Wirth MD, Burch J, Shivappa N, Violanti JM, Burchfiel CM, Fekedulegn D, et al: Association of a dietary inflammatory index with inflammatory indices and metabolic syndrome among police officers. J Occup Environ Med 2014;56:986-989.
16.
Wood LG, Shivappa N, Berthon BS, Gibson PG, Hebert JR: Dietary inflammatory index is related to asthma risk, lung function and systemic inflammation in asthma. Clin Exp Allergy 2015;45:177-183.
17.
Shivappa N, Bosetti C, Zucchetto A, Serraino D, La Vecchia C, Hebert JR: Dietary inflammatory index and risk of pancreatic cancer in an Italian case-control study. Br J Nutr 2015;113:292-298.
18.
Shivappa N, Bosetti C, Zucchetto A, Montella M, Serraino D, La Vecchia C, Hebert JR: Association between dietary inflammatory index and prostate cancer among Italian men. Br J Nutr 2015;113:278-283.
19.
Shivappa N, Prizment AE, Blair CK, Jacobs DR Jr, Steck SE, Hébert JR: Dietary inflammatory index and risk of colorectal cancer in the Iowa women's health study. Cancer Epidemiol Biomarkers Prev 2014;23:2383-2392.
20.
Tabung FK, Steck SE, Ma Y, Liese AD, Zhang J, Caan B, et al: The association between dietary inflammatory index and risk of colorectal cancer among postmenopausal women: results from the women's health initiative. Cancer Causes Control 2015;26:399-408.
21.
Zamora-Ros R, Shivappa N, Steck SE, Canzian F, LandiS, Alonso MH, Hébert JR, Moreno V: Dietary inflammatory index and inflammatory gene interactions in relation to colorectal cancer risk in the Bellvitge colorectal cancer case-control study. Genes Nutr 2015;10:447.
22.
Akhoondan M, Behrooz M, Naja F, Jessri M, Hoseini Z, Rashidkhani B: Nutrient patterns and risk of multiple sclerosis: a case-control study. J Neurol Res 2014;4:72-80.
23.
McDonald WI, Compston A, Edan G, Goodkin D, Hartung HP, Lublin FD, et al: Recommended diagnostic criteria for multiple sclerosis: guidelines from the International Panel on the diagnosis of multiple sclerosis. Ann Neurol 2001;50:121-127.
24.
Mirmiran P, Esfahani FH, Mehrabi Y, Hedayati M, Azizi F: Reliability and relative validity of an FFQ for nutrients in the Tehran lipid and glucose study. Public Health Nutr 2010;13:654-662.
25.
Willett WC, Hu FB: The food frequency questionnaire. Cancer Epidemiol Biomarkers Prev 2007;16:182-183.
26.
Defago MD, Elorriaga N, Irazola VE, Rubinstein AL: Influence of food patterns on endothelial biomarkers: a systematic review. J Clin Hypertens (Greenwich) 2014;16:907-913.
27.
Lopez-Garcia E, Schulze MB, Fung TT, Meigs JB, Rifai N, Manson JE, et al: Major dietary patterns are related to plasma concentrations of markers of inflammation and endothelial dysfunction. Am J Clin Nutr 2004;80:1029-1035.
28.
Hebert Jr, Clemow L, Pbert L, Ockene IS, Ockene JK: Social desirability bias in dietary self-report may compromise the validity of dietary intake measures. Int J Epidemiol 1995;24:389-398.
29.
Hebert JR, Ma Y, Clemow L, Ockene IS, Saperia G, Stanek EJ 3rd, et al: Gender differences in social desirability and social approval bias in dietary self-report. Am J Epidemiol 1997;146:1046-1055.
30.
Hebert JR, Ebbeling CB, Matthews CE, Hurley TG, Ma Y, Druker S, et al: Systematic errors in middle-aged women's estimates of energy intake: comparing three self-report measures to total energy expenditure from doubly labeled water. Ann Epidemiol 2002;12:577-586.
31.
Fewell Z, Davey Smith G, Sterne JA: The impact of residual and unmeasured confounding in epidemiologic studies: a simulation study. Am J Epidemiol 2007;166:646-655.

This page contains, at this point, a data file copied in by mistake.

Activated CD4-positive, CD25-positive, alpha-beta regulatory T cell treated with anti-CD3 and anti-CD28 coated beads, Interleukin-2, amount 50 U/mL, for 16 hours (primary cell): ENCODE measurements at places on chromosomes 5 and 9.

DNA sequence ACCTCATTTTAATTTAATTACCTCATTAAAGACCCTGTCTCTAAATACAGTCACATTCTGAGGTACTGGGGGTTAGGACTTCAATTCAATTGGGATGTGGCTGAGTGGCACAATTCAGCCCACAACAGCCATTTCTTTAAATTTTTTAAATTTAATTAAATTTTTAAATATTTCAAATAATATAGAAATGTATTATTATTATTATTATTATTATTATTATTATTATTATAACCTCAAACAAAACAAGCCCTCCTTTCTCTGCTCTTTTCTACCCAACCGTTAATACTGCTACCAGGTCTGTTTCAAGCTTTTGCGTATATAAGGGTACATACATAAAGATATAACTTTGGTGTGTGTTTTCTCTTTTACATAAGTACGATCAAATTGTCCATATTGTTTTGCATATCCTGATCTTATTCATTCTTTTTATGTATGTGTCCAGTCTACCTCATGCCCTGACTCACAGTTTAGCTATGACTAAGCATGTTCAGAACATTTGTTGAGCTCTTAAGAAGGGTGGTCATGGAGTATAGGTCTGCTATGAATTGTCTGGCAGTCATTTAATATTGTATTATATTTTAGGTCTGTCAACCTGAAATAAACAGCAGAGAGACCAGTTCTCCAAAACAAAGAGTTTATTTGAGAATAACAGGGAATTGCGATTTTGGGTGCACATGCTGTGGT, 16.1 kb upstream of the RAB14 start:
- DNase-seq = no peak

32.
Heitmann BL: Social desirability bias in dietary self-report may compromise the validity of dietary intake measures. Implications for diet disease relationships. Int J Epidemiol 1996;25:222-225.
33.
Lindsted KD, Kuzma JW: Long‐term (24‐year) recall reliability in cancer cases and controls using a 21‐item food frequency questionnaire. Nutr Cancer 1989;12:135-149.
34.
Kuzma JW, Lindsted KD: Determinants of long‐term (24‐year) diet recall ability using a 21‐item food frequency questionnaire. Nutr Cancer 1989;12:151-160.
35.
Holmberg L, Ohlander EM, Byers T, Zack M, Wolk A, Bruce Å, et al: A search for recall bias in a case-control study of diet and breast cancer. Int J Epidemiol 1996;25:235-244.
36.
Huang CJ, Zourdos MC, Jo E, Ormsbee MJ: Influence of physical activity and nutrition on obesity-related immune function. Scientific WorldJournal 2013;2013:752071.
Copyright / Drug Dosage / Disclaimer
Copyright: All rights reserved. No part of this publication may be translated into other languages, reproduced or utilized in any form or by any means, electronic or mechanical, including photocopying, recording, microcopying, or by any information storage and retrieval system, without permission in writing from the publisher.
Drug Dosage: The authors and the publisher have exerted every effort to ensure that drug selection and dosage set forth in this text are in accord with current recommendations and practice at the time of publication. However, in view of ongoing research, changes in government regulations, and the constant flow of information relating to drug therapy and drug reactions, the reader is urged to check the package insert for each drug for any changes in indications and dosage and for added warnings and precautions. This is particularly important when the recommended agent is a new and/or infrequently employed drug.
Disclaimer: The statements, opinions and data contained in this publication are solely those of the individual authors and contributors and not of the publishers and the editor(s). The appearance of advertisements or/and product references in the publication is not a warranty, endorsement, or approval of the products or services advertised or of their effectiveness, quality or safety. The publisher and the editor(s) disclaim responsibility for any injury to persons or property resulting from any ideas, methods, instructions or products referred to in the content or advertisements.